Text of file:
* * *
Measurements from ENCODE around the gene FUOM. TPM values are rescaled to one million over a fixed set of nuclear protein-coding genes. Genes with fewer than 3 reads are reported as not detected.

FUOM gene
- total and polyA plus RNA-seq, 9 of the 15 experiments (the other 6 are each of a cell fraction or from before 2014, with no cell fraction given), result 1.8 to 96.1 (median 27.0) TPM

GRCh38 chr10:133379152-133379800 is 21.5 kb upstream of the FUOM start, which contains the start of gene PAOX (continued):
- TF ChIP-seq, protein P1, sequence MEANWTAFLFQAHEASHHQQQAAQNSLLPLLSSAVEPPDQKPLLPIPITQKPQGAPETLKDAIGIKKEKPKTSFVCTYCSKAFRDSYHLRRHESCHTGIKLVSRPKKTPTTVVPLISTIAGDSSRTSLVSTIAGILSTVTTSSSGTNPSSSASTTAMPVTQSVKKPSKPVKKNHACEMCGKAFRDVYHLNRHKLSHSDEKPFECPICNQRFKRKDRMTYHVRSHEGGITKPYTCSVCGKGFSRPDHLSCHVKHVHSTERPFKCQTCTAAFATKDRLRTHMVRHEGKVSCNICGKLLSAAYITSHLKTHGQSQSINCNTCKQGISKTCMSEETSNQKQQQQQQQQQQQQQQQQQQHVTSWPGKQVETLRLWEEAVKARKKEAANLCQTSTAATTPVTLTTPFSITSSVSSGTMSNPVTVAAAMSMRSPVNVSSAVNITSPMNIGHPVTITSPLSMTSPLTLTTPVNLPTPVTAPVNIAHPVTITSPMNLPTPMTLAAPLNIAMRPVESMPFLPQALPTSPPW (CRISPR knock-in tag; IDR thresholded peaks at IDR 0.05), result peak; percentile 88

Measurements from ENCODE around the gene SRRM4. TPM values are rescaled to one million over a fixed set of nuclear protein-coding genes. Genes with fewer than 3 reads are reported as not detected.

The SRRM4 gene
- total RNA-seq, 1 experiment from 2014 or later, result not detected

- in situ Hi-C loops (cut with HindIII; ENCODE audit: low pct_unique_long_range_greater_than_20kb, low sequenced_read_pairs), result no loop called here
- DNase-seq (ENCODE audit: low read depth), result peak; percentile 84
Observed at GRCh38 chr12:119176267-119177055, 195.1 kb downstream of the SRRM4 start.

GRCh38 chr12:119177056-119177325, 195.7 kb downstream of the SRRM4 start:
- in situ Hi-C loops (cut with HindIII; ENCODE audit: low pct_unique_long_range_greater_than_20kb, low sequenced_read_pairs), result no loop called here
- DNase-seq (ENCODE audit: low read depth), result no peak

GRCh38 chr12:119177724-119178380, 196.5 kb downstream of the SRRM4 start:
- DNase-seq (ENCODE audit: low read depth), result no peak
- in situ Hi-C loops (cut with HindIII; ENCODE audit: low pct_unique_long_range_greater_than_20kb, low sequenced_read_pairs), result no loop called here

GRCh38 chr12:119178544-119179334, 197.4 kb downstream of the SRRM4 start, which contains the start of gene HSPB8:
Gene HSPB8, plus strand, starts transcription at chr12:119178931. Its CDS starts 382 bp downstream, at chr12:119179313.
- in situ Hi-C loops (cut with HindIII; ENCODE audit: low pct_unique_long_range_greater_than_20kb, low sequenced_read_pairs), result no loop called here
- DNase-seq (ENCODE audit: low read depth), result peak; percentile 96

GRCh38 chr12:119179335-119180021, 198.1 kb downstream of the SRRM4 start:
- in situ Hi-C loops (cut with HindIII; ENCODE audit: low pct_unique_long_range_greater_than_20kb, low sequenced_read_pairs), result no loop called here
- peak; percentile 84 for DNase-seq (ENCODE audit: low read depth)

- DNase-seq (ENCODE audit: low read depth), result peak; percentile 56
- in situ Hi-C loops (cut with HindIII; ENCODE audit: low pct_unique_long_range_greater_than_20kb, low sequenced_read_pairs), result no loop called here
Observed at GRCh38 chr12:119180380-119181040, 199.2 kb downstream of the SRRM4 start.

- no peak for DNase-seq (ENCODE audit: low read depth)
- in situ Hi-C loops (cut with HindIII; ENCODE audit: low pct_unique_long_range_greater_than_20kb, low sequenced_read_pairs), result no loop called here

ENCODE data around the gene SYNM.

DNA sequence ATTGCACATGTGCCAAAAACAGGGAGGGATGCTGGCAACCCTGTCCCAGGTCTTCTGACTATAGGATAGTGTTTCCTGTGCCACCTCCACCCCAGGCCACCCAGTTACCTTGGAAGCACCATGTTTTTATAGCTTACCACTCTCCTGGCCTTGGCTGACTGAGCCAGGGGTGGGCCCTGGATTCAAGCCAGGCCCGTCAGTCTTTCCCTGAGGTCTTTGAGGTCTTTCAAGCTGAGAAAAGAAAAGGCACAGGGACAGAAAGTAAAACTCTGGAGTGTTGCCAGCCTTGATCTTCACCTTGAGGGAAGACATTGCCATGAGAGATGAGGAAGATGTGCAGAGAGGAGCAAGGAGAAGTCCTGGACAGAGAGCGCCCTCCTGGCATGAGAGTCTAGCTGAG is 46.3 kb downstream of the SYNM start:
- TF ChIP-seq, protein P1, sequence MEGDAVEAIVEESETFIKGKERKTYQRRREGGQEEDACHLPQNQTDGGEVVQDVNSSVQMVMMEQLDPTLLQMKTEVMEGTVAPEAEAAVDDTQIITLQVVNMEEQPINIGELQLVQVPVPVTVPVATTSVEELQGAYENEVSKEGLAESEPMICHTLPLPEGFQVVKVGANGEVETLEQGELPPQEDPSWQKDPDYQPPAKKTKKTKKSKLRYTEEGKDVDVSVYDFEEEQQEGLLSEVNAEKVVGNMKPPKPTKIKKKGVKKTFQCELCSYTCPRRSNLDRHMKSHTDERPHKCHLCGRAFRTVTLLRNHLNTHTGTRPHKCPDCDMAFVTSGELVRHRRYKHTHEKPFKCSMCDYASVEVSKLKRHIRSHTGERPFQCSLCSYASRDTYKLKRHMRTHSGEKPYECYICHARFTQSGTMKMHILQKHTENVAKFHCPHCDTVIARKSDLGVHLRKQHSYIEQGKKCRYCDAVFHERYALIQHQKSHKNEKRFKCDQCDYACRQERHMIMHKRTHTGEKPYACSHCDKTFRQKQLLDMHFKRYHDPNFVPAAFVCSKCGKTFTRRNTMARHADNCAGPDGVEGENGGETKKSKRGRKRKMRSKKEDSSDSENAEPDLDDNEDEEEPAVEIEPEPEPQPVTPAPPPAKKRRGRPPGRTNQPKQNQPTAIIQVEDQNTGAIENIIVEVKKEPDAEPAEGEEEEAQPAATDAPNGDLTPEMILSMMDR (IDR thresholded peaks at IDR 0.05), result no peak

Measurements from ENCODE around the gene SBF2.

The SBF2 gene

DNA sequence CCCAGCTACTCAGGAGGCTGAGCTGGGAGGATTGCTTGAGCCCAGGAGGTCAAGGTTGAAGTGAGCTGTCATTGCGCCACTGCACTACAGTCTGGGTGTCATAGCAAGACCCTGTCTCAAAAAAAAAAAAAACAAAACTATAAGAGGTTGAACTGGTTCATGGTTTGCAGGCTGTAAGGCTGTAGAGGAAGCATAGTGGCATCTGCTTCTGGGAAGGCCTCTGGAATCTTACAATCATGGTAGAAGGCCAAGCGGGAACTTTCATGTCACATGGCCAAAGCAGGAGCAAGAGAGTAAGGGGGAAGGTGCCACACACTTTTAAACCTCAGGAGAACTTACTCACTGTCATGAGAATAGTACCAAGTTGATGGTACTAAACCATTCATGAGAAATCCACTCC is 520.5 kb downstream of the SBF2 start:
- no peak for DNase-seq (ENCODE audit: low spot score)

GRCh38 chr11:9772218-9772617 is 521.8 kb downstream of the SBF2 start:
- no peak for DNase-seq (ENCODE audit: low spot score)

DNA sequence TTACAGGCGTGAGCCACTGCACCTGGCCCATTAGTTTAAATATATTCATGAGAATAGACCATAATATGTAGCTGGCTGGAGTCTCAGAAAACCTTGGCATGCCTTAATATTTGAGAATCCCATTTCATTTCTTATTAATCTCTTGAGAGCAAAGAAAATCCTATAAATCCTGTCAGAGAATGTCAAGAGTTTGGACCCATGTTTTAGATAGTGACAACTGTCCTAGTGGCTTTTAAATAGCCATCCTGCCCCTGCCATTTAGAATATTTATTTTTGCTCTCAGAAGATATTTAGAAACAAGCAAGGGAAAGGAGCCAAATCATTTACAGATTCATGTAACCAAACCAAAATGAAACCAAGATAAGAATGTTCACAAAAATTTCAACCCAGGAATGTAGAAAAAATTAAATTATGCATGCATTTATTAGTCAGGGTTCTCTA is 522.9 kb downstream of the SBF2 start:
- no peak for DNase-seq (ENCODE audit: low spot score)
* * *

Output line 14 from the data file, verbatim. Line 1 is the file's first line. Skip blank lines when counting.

- DNase-seq (ENCODE audit: low read depth), result no peak